I’ve been a nomad now for over thirty years, migrating every summer to the Rocky Mountains in Idaho to work for the United States Forest Service. My friends in the North Country wonder why I leave during the summer, the best time of the year in the Adirondacks, they say. And my friends in the West wonder why I don’t live in Idaho full time. It’s so beautiful here, they say.
During my summer life I am rarely near civilization. When my kids were little my family lived on the top of Coolwater Ridge in a little glass lookout house where we paced the catwalk as we looked for forest fires. Now I work with my oldest son as a wilderness trail contractor in the Selway-Bitterroot Wilderness; work takes us far from the internet, roads and people.
The work sounds simple—clear the trees and rocks out of the trail – but nothing is completely simple in the wilderness. We are contracted to clear over a hundred miles of trail and have to carry all our food and tools on our backs. Sometimes the trees that fall down are large, or rip out the trail or pile up in great heaps. Motors are not allowed in federal wildernesses so we clear the trails with a five-foot two-person crosscut saw and double-bit axes and super sharp Silky handsaws. We never know what will be around the next corner, a long stretch of open trail or a big pile of trees.
At twenty-eight my son Lee is strong and able to carry an enormous pack. I’m slower but still good with the axe and the saw. Using a crosscut saw is about finesse, not strength. We know how to work together sawing out trees on hot, buggy days and days of pouring rain. This summer has been a challenge as a windy autumn and winter brought down many trees, especially lodgepole pine that have been killed by beetles or fire. Those hoped-for stretches of empty, clear trail have been rare.
But what keeps me coming back to this exhausting work is the land itself. We climb up to ridges that open up to panoramic views of the Bitterroot Mountains. We clear the trail to alpine lakes where we plunge in the cold water to wash off before eating our crackers and cheese for lunch. We watch hoary marmots sunning themselves in rock piles, big lazy mammals who seem to me like terrestrial seals or walruses. We lift big rocks out of the trails, rocks that black bear have flipped over as they look for ants. Each day is an adventure, even the discouraging ones where we make almost no miles because of the piles of trees we have to cut out.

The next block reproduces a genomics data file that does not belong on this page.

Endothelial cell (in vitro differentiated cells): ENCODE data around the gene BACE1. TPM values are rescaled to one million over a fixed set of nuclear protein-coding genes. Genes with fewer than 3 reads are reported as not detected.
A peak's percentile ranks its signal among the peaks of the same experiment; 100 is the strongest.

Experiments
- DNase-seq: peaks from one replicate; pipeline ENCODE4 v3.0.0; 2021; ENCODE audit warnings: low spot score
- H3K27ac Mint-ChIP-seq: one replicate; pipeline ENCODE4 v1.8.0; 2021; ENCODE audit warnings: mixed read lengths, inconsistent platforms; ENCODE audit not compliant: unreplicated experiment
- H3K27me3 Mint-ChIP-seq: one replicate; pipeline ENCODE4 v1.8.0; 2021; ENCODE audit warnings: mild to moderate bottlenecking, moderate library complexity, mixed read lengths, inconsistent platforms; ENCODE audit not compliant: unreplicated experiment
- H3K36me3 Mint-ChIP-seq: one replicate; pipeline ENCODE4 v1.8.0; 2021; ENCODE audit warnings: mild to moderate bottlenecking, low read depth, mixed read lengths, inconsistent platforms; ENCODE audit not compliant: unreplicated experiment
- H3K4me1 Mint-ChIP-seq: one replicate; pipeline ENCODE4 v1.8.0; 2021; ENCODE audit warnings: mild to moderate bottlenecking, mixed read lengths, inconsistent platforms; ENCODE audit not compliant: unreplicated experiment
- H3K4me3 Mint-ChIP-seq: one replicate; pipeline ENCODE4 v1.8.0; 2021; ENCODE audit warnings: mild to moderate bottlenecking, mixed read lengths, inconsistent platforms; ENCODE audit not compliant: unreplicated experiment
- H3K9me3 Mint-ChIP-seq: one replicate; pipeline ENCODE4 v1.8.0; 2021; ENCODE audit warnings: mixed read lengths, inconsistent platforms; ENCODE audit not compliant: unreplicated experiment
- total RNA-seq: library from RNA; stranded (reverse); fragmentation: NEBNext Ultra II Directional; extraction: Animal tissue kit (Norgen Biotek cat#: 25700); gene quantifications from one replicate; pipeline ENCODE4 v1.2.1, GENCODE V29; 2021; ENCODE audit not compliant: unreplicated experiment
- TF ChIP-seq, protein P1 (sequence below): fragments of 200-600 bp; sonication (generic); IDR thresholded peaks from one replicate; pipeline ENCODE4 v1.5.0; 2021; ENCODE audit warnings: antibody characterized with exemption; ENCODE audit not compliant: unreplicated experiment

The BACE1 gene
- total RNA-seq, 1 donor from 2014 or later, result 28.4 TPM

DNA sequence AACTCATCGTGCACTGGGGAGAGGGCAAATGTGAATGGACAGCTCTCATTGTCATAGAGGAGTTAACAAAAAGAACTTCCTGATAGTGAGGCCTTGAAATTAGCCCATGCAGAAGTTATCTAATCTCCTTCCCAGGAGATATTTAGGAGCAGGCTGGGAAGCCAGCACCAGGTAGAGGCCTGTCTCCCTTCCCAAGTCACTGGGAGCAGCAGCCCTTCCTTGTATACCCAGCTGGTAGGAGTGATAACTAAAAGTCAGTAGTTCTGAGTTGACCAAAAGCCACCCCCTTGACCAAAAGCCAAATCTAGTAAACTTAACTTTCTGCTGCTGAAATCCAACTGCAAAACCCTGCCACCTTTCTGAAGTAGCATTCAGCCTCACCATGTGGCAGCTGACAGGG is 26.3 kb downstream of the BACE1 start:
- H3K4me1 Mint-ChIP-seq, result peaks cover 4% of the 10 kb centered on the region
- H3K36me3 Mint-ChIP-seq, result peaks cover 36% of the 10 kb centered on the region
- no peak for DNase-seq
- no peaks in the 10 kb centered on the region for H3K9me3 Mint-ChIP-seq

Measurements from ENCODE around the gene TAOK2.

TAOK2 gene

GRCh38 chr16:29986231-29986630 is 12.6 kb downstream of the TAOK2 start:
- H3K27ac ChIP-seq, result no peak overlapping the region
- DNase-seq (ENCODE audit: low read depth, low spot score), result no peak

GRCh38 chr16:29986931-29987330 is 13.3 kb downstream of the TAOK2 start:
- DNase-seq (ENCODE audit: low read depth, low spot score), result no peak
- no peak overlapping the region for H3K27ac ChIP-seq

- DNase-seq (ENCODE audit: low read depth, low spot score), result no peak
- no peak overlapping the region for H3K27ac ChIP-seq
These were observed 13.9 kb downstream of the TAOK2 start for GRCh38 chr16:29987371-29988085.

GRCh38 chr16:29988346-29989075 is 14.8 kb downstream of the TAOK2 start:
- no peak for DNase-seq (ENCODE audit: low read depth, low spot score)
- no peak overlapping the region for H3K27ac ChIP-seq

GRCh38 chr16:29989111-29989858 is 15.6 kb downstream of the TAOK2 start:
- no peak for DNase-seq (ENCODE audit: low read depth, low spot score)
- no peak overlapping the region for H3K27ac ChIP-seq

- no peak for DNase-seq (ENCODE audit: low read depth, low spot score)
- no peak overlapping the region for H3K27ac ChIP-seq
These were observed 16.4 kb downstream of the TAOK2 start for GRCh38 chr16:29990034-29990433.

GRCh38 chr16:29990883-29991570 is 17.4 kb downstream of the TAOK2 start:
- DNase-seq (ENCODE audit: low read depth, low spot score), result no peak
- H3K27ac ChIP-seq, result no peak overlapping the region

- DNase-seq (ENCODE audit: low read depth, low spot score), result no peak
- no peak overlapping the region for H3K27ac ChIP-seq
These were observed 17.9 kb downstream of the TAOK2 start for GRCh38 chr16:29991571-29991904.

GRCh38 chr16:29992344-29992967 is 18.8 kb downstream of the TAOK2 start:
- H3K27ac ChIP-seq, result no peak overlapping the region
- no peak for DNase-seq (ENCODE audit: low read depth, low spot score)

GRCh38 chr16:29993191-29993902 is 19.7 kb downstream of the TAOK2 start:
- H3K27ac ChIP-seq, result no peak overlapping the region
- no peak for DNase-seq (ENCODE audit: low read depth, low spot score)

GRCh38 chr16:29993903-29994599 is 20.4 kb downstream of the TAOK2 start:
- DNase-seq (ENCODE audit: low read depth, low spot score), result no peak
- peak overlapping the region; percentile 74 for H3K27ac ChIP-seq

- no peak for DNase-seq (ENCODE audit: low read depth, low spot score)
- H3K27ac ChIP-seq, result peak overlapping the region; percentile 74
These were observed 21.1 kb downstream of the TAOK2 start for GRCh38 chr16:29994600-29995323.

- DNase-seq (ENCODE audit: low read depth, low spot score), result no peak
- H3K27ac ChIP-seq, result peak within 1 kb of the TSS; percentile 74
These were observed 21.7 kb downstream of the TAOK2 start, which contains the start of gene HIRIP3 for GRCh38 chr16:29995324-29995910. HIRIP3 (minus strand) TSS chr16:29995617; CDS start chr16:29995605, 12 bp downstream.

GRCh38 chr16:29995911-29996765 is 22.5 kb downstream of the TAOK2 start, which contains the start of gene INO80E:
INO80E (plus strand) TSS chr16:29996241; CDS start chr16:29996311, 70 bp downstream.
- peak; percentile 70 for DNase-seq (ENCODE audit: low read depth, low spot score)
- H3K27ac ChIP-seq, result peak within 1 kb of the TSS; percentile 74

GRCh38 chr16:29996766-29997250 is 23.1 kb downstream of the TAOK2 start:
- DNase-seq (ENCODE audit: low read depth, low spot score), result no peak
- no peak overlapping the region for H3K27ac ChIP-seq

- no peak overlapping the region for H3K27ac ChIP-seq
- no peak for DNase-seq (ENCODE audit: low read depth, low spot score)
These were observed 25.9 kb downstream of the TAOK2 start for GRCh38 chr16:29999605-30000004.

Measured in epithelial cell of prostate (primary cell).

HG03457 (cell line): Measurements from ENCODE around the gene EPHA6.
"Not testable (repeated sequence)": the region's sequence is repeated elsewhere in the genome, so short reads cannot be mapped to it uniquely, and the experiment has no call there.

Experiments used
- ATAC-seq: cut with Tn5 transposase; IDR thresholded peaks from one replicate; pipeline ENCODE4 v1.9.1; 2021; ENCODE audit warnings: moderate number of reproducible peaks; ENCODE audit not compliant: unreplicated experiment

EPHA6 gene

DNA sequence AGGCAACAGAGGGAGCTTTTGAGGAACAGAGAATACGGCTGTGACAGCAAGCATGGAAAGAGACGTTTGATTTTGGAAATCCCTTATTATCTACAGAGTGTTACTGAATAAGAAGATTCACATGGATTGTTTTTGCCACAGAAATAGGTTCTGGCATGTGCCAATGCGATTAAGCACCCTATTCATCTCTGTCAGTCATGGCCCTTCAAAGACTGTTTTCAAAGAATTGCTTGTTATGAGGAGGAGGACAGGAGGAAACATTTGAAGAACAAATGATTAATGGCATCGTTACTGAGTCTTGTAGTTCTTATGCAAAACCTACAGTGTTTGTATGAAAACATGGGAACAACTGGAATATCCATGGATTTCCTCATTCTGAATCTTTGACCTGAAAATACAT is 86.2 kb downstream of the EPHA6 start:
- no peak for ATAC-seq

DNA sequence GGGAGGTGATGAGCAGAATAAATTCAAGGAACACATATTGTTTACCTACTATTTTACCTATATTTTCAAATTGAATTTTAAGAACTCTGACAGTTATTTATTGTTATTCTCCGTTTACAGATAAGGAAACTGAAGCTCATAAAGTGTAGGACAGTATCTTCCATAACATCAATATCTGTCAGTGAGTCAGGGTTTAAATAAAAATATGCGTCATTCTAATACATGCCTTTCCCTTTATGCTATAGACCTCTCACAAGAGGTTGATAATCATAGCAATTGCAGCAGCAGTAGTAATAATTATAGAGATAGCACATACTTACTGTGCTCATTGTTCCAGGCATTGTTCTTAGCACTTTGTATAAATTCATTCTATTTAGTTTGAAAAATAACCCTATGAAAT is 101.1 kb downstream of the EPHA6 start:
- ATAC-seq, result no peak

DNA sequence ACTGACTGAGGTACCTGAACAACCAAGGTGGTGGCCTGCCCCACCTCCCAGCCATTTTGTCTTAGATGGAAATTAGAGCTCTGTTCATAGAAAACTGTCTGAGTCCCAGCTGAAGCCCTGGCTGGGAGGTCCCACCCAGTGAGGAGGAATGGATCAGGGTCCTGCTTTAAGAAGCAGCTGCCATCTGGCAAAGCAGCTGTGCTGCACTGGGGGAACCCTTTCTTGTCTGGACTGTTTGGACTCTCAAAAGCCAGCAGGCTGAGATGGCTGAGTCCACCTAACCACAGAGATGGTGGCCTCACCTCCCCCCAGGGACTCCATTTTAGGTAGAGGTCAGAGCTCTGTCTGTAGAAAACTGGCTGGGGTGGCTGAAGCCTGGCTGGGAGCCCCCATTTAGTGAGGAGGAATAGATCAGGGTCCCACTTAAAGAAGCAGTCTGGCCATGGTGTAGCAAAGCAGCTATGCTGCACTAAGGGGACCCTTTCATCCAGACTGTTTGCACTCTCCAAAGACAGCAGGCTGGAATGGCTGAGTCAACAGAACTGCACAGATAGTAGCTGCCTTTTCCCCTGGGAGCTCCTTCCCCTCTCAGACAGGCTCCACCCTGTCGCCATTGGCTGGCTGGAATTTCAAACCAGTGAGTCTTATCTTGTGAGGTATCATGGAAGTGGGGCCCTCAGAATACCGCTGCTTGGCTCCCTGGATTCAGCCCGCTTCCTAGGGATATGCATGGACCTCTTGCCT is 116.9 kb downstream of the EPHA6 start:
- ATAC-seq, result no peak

I’m in Missoula, Montana now, using the free wifi at the Green Hanger Laundromat. Tomorrow we head back into the woods and will carry ten days of dry food as we cut our way toward Big Sand Lake and the pass that leads from Idaho into Montana. We’ll carry our tools, of course, but also each of us will have a carefully chosen book, often a classic in a cheap edition—thin, yellowed pages with tiny words— to get the most sentences per ounce. Lee read a Gertrude Stein book last week while I got most of the way through A Death in the Family by James Agee. At the end of a long day we make camp, cook dinner and then crawl into the tent to read. It is such a pleasure to read the words of a master writer and to not have the distraction of other books, or magazines or the internet.
Now that it’s August in this dry part of the Rockies forest fires add another element of chance to our work. Because of a big fire south of Missoula we can’t hike in to our trails via the Blodgett Pass Trail. Another fire near Elk Summit, where two or our trails begin, threatens to close the road. We’ll leave a key hidden on the car when we park at the Elk Summit campground. If the fire gets close to the road, the fire crew will drive our car down to a safer location. When we hike out we’ll be escorted through the burned area in a Forest Service truck.
It sounds exciting, and it is, but most of the time the work is calm and repetitive. Wilderness areas are meant to be “untrammeled by man.” Our work is quiet and we leave little trace, except the smooth white interiors of the just-cut trees.